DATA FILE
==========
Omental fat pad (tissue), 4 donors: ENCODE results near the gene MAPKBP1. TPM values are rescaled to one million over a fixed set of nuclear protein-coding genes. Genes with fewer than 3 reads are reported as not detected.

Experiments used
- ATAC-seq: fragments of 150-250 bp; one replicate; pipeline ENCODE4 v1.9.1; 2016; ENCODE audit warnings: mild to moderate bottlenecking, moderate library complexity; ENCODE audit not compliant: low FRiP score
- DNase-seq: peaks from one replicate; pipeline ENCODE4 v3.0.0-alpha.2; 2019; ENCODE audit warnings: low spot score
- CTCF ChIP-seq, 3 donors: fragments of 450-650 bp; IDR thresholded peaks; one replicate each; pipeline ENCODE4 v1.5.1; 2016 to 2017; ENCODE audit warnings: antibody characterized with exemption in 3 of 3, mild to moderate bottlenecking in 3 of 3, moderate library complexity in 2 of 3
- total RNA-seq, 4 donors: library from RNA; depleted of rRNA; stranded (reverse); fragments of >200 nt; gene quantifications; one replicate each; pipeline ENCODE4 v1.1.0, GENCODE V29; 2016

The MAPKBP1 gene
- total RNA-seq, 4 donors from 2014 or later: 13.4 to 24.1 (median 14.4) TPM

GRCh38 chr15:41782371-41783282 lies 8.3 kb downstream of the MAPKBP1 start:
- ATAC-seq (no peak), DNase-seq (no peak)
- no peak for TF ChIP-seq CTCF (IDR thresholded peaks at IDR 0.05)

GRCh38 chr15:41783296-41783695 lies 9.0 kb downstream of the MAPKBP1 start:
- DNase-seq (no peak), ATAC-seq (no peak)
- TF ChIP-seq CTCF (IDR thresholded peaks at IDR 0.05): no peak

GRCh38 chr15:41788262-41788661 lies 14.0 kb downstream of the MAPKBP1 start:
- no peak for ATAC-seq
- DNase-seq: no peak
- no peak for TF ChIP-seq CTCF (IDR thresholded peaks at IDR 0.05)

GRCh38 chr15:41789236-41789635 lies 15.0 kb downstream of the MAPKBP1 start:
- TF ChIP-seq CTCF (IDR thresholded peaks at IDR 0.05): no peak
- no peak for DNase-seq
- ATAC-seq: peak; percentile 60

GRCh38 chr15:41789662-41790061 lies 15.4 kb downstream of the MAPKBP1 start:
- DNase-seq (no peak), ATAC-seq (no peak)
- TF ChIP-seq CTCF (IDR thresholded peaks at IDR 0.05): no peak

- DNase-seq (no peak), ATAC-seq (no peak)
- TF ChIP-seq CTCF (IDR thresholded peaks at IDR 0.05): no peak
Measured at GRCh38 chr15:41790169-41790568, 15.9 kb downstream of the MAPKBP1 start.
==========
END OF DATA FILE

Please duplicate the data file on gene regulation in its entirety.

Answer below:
Omental fat pad (tissue), 4 donors: ENCODE results near the gene MAPKBP1. TPM values are rescaled to one million over a fixed set of nuclear protein-coding genes. Genes with fewer than 3 reads are reported as not detected.

Experiments used
- ATAC-seq: fragments of 150-250 bp; one replicate; pipeline ENCODE4 v1.9.1; 2016; ENCODE audit warnings: mild to moderate bottlenecking, moderate library complexity; ENCODE audit not compliant: low FRiP score
- DNase-seq: peaks from one replicate; pipeline ENCODE4 v3.0.0-alpha.2; 2019; ENCODE audit warnings: low spot score
- CTCF ChIP-seq, 3 donors: fragments of 450-650 bp; IDR thresholded peaks; one replicate each; pipeline ENCODE4 v1.5.1; 2016 to 2017; ENCODE audit warnings: antibody characterized with exemption in 3 of 3, mild to moderate bottlenecking in 3 of 3, moderate library complexity in 2 of 3
- total RNA-seq, 4 donors: library from RNA; depleted of rRNA; stranded (reverse); fragments of >200 nt; gene quantifications; one replicate each; pipeline ENCODE4 v1.1.0, GENCODE V29; 2016

The MAPKBP1 gene
- total RNA-seq, 4 donors from 2014 or later: 13.4 to 24.1 (median 14.4) TPM

GRCh38 chr15:41782371-41783282 lies 8.3 kb downstream of the MAPKBP1 start:
- ATAC-seq (no peak), DNase-seq (no peak)
- no peak for TF ChIP-seq CTCF (IDR thresholded peaks at IDR 0.05)

GRCh38 chr15:41783296-41783695 lies 9.0 kb downstream of the MAPKBP1 start:
- DNase-seq (no peak), ATAC-seq (no peak)
- TF ChIP-seq CTCF (IDR thresholded peaks at IDR 0.05): no peak

GRCh38 chr15:41788262-41788661 lies 14.0 kb downstream of the MAPKBP1 start:
- no peak for ATAC-seq
- DNase-seq: no peak
- no peak for TF ChIP-seq CTCF (IDR thresholded peaks at IDR 0.05)

GRCh38 chr15:41789236-41789635 lies 15.0 kb downstream of the MAPKBP1 start:
- TF ChIP-seq CTCF (IDR thresholded peaks at IDR 0.05): no peak
- no peak for DNase-seq
- ATAC-seq: peak; percentile 60

GRCh38 chr15:41789662-41790061 lies 15.4 kb downstream of the MAPKBP1 start:
- DNase-seq (no peak), ATAC-seq (no peak)
- TF ChIP-seq CTCF (IDR thresholded peaks at IDR 0.05): no peak

- DNase-seq (no peak), ATAC-seq (no peak)
- TF ChIP-seq CTCF (IDR thresholded peaks at IDR 0.05): no peak
Measured at GRCh38 chr15:41790169-41790568, 15.9 kb downstream of the MAPKBP1 start.